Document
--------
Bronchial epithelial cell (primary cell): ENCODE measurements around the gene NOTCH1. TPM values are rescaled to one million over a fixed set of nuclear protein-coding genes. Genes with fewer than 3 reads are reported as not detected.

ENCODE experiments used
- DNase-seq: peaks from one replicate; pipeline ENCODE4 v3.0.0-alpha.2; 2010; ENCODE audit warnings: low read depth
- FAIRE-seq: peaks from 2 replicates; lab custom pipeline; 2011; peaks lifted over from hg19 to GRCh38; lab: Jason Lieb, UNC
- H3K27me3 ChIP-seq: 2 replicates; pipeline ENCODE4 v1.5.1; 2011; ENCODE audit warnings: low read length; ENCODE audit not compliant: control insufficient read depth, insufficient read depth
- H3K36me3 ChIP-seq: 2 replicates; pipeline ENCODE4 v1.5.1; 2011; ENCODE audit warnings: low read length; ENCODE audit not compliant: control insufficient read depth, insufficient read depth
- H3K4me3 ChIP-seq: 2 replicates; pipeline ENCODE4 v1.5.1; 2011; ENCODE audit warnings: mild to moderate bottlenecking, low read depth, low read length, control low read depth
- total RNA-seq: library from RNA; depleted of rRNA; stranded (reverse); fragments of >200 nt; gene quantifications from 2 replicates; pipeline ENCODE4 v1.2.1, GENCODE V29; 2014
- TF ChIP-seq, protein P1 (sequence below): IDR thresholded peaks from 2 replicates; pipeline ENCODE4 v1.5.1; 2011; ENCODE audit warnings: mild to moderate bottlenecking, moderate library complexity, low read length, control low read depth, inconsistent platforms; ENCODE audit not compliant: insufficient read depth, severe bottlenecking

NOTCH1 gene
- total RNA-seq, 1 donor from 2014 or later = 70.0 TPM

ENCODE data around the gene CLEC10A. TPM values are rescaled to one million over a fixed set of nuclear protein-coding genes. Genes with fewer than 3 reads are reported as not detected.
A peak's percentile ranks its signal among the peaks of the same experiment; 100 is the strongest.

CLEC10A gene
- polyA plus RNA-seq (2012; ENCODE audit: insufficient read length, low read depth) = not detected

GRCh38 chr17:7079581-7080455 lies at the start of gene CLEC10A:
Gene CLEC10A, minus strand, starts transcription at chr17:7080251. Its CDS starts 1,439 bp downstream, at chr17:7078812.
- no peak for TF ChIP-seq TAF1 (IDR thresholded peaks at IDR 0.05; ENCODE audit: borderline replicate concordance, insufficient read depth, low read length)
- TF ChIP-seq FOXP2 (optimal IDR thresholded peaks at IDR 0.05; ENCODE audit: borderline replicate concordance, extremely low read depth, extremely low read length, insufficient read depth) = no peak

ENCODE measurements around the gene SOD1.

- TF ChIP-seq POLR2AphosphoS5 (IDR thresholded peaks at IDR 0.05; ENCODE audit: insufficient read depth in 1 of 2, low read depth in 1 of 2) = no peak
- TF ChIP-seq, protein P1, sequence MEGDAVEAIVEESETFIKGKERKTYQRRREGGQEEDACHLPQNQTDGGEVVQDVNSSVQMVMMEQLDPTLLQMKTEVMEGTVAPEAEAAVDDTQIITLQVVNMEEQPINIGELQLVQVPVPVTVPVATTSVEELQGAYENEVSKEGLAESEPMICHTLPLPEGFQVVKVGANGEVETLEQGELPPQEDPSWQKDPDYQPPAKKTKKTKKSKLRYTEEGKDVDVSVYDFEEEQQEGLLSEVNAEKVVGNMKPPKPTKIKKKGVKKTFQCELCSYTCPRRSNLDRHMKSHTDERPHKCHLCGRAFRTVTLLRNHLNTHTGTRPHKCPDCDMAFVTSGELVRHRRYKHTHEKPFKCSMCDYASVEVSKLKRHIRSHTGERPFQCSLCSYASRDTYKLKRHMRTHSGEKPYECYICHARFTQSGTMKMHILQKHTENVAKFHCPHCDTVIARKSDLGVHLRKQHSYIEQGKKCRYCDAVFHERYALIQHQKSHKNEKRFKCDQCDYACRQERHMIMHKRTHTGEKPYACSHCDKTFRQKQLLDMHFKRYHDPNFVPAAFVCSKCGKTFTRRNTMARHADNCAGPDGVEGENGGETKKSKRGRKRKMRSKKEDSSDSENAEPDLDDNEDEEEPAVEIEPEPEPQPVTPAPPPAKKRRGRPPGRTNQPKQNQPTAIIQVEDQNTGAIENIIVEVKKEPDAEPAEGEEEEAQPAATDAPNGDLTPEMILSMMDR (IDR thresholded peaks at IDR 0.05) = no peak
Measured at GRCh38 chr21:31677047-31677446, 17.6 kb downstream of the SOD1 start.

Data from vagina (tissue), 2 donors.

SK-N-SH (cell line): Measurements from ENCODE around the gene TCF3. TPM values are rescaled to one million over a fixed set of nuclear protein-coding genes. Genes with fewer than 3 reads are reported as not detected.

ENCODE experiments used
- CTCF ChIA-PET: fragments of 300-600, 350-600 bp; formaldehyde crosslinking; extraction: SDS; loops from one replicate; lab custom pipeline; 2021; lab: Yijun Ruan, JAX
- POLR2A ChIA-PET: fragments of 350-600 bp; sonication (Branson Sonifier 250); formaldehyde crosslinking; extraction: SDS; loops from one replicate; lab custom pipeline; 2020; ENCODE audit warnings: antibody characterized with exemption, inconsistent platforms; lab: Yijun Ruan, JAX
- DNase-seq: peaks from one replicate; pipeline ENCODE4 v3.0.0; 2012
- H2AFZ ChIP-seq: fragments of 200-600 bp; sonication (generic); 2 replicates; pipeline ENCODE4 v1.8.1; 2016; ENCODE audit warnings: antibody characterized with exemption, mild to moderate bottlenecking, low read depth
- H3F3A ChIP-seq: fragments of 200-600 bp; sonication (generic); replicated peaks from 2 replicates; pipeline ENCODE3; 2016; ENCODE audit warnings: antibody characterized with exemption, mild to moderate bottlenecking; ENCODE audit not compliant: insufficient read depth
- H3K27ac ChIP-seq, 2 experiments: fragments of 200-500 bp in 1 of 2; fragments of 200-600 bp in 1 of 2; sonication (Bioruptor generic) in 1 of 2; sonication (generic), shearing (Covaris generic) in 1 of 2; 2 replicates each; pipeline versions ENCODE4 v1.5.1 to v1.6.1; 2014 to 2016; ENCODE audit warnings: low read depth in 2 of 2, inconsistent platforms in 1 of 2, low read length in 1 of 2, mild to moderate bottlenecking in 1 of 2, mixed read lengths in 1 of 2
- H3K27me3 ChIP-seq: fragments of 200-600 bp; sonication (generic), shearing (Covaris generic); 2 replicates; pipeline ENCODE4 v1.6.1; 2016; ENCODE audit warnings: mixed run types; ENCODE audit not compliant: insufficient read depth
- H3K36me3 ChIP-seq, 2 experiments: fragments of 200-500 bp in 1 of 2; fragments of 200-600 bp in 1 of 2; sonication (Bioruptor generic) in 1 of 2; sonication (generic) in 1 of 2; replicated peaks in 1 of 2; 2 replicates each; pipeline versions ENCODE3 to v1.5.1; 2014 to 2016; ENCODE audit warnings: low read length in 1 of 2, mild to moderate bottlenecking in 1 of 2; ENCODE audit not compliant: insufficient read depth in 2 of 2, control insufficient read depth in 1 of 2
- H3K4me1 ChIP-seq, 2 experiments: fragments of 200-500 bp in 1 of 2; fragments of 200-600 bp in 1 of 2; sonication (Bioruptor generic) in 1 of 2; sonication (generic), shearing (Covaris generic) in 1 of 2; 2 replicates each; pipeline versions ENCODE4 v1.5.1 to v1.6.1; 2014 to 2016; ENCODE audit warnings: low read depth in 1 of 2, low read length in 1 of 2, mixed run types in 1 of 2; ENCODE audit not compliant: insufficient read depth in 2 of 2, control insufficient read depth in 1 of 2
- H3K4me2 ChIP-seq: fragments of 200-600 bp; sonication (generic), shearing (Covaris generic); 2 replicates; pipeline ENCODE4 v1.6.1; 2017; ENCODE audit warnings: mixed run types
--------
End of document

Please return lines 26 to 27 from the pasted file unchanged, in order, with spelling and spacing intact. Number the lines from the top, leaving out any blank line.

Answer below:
ENCODE experiments used
- CTCF ChIA-PET: fragments of 300-600, 350-600 bp; formaldehyde crosslinking; extraction: SDS; loops from one replicate; lab custom pipeline; 2021; lab: Yijun Ruan, JAX